This week, I celebrated an important milestone: it has been one year since I launched my freelance public sociology business. It has been a strange year, to be sure, and an uncertain one in which to be working on a freelance basis without institutional support. But I am happy to say that this first year has been a huge success, and I want to take a moment to thank everyone, because I could not have done it without all of you, clients, readers, and friends!
I have been extremely lucky–a concept that always comes with a heaping side dish of privilege–in the ways I’ve been able to weather the pandemic economy so far despite the cancellation of several speaking events in the spring. I especially want to thank everyone who invited me to give talks (special shout out to the folks at Macalester for making the Minneapolis trip possible!), hired me to do editing or research work, shared my work with their friends, or helped me design this website. I have learned an incredible amount this past year, from self-employment tax deductions to writing white papers, but the most exciting is that I have been able to connect almost so much of my work to movements for social justice. Out here, I have created the academic home for myself that did not exist in the academy, doing work that I believe matters to the struggle for a better world.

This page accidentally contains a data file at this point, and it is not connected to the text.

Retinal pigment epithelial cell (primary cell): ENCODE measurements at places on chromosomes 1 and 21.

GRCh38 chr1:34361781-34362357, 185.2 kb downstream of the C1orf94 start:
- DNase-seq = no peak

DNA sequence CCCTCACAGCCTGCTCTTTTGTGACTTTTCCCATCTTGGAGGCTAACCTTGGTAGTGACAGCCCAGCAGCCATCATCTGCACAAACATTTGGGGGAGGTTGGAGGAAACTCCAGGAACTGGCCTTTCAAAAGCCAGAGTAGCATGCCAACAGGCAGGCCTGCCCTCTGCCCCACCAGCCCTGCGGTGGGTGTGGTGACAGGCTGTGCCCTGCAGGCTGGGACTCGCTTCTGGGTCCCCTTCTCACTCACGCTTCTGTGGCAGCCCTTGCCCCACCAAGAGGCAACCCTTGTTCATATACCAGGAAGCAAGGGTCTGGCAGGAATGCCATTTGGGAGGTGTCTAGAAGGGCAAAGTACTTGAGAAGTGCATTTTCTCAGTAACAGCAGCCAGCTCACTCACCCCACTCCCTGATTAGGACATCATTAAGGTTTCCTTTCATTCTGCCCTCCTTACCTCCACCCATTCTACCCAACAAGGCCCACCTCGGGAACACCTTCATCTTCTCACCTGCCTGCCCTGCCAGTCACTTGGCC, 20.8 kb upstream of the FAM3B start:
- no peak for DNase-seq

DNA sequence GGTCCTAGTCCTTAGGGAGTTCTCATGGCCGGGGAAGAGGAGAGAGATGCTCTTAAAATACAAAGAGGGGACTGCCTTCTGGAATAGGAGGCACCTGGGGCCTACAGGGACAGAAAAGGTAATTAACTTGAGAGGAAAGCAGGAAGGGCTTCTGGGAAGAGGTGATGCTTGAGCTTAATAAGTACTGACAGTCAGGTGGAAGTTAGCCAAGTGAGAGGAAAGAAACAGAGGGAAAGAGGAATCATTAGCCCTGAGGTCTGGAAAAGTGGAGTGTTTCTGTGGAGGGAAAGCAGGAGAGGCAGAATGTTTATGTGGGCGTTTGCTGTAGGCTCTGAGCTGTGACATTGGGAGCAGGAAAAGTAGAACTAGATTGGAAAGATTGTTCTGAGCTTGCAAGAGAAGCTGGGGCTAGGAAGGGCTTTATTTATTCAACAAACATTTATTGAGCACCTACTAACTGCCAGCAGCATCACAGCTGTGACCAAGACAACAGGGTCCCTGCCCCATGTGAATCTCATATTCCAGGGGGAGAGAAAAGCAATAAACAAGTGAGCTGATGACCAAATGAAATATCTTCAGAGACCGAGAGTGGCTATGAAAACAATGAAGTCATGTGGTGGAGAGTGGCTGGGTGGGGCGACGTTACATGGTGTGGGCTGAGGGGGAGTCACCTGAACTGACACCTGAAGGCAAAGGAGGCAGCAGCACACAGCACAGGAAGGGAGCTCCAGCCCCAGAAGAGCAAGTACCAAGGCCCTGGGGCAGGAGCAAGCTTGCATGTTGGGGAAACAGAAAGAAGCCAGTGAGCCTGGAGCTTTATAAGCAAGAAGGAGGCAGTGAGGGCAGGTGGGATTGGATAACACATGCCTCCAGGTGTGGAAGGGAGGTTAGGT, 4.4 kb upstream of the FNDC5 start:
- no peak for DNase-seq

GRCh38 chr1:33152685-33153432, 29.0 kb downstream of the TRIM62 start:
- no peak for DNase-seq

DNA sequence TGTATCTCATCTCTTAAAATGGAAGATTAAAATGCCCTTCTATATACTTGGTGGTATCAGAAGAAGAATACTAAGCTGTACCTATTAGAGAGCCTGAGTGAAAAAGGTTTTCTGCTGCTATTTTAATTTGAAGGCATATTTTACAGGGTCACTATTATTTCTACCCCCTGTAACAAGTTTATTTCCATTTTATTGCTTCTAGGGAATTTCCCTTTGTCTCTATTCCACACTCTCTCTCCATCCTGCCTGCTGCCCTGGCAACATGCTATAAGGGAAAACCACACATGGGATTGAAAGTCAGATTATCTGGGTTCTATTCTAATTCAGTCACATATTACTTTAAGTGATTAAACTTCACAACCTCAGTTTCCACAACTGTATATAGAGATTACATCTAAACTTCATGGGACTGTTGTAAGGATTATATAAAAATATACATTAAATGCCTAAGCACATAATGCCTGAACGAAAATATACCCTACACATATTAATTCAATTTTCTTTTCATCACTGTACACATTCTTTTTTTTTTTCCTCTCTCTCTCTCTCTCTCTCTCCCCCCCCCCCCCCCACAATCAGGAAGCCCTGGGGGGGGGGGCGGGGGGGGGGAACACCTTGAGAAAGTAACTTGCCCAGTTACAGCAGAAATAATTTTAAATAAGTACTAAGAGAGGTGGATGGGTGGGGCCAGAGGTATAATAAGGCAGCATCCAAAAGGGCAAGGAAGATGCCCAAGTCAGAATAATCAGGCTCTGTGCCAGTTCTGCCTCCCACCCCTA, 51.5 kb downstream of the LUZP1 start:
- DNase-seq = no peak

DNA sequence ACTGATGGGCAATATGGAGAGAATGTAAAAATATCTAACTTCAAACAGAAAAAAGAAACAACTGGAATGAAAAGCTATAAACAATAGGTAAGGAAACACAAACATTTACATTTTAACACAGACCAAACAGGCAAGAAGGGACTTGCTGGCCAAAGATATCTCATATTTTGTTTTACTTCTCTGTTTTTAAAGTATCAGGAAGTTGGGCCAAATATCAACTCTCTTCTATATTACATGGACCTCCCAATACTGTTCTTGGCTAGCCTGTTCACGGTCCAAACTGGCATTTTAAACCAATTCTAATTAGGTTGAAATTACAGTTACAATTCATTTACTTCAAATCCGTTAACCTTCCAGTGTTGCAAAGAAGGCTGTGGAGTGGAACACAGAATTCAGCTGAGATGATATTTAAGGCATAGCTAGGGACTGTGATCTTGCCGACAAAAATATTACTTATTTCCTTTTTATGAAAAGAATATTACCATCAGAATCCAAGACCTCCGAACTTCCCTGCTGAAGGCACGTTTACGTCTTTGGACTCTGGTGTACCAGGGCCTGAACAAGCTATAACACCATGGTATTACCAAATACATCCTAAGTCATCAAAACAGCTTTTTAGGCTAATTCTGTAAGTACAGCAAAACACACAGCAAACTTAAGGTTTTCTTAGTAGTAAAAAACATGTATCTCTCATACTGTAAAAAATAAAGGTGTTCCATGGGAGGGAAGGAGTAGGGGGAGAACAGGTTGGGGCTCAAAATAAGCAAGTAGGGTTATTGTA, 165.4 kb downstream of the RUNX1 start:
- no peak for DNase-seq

In the coming year, I plan to focus on growing my diversity, equity, and inclusion work on improving workplaces for trans and gender nonconforming people–especially now that we have civil rights in all 50 states! And let me clarify: I believe my program is different, because I’m not just offering one-day trainings for employees. I’m offering a comprehensive consultation that uses research, evidence-based workplace change, and management-level trainings to create a gender-friendly workplace. As always, let me know if you want work together.
This is a critical time to do transformative work with the insights and skills of social science in the broader world. Last year I decided to take a leap of faith in order to pursue my belief in the importance of doing just that; I stopped looking for other jobs and decided to create my own. I was not certain whether I could turn that leap into something sustainable, but I was willing to try. This year, that work–the work of public sociology–is my everyday reality.